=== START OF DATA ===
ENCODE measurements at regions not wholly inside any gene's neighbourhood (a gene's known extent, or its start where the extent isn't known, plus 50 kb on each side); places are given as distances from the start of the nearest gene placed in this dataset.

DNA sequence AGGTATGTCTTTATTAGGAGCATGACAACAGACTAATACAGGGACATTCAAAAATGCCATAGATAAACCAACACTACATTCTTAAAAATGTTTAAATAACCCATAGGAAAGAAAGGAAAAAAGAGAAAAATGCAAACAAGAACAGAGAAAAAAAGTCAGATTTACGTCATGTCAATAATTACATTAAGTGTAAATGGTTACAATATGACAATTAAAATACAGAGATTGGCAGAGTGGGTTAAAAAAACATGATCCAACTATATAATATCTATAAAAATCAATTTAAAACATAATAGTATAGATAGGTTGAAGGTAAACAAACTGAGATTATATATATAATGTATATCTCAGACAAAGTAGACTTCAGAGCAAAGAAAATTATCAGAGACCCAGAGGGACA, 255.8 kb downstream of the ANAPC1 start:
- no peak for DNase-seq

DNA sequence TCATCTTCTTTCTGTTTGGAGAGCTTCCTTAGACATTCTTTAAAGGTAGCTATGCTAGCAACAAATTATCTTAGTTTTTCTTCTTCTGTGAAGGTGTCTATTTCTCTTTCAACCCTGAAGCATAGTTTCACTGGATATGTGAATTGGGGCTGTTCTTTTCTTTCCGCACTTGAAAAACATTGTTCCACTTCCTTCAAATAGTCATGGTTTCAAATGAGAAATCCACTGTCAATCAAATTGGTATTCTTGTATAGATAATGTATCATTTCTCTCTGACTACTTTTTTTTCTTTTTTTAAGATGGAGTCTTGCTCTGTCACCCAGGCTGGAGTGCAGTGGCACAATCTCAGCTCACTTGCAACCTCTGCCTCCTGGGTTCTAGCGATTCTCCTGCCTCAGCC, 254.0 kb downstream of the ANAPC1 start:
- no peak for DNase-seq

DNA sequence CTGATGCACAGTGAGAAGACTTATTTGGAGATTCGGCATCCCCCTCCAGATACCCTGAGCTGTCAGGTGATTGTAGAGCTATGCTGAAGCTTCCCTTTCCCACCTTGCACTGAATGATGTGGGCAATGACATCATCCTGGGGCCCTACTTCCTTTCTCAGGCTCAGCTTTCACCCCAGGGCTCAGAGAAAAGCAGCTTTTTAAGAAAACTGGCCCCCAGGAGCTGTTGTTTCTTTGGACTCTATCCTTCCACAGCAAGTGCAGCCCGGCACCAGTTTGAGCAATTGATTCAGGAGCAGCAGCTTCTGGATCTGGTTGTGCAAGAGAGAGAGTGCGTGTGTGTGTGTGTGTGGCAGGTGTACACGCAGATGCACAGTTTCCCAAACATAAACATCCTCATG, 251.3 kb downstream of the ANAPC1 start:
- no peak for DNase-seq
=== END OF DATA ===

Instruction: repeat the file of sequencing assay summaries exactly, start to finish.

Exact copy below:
ENCODE measurements at regions not wholly inside any gene's neighbourhood (a gene's known extent, or its start where the extent isn't known, plus 50 kb on each side); places are given as distances from the start of the nearest gene placed in this dataset.

DNA sequence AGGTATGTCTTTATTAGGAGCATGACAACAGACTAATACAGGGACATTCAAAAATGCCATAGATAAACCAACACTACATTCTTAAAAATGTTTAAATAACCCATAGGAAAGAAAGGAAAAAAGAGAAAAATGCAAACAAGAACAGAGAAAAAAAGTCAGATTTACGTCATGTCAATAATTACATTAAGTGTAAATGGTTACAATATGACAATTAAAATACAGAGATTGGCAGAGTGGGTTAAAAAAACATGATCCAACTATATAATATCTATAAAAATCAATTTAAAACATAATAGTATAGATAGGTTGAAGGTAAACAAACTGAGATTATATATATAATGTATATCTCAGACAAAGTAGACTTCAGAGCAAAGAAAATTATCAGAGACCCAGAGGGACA, 255.8 kb downstream of the ANAPC1 start:
- no peak for DNase-seq

DNA sequence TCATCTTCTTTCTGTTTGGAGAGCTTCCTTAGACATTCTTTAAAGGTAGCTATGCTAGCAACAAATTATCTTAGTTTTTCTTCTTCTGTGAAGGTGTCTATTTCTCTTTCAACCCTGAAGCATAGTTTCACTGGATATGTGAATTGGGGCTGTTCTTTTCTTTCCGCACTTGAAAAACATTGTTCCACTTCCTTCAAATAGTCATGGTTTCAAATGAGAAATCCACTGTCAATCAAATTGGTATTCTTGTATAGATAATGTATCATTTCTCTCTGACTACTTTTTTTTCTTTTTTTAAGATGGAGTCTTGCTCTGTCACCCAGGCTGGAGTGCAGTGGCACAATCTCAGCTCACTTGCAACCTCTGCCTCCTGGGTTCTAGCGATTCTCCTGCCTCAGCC, 254.0 kb downstream of the ANAPC1 start:
- no peak for DNase-seq

DNA sequence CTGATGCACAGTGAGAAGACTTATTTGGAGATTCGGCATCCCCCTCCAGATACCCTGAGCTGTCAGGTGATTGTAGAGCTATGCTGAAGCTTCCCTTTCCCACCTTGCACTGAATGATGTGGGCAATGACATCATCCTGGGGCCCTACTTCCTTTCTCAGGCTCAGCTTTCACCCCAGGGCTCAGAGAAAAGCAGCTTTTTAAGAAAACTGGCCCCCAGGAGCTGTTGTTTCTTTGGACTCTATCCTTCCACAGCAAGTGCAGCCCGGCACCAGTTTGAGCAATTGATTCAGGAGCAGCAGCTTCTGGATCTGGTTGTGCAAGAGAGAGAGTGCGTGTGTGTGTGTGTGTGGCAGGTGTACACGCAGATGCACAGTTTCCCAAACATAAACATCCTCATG, 251.3 kb downstream of the ANAPC1 start:
- no peak for DNase-seq